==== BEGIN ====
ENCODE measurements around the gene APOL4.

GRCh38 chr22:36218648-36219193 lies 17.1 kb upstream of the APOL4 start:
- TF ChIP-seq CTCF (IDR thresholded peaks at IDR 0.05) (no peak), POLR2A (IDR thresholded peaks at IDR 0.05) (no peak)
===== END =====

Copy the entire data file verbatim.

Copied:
ENCODE measurements around the gene APOL4.

GRCh38 chr22:36218648-36219193 lies 17.1 kb upstream of the APOL4 start:
- TF ChIP-seq CTCF (IDR thresholded peaks at IDR 0.05) (no peak), POLR2A (IDR thresholded peaks at IDR 0.05) (no peak)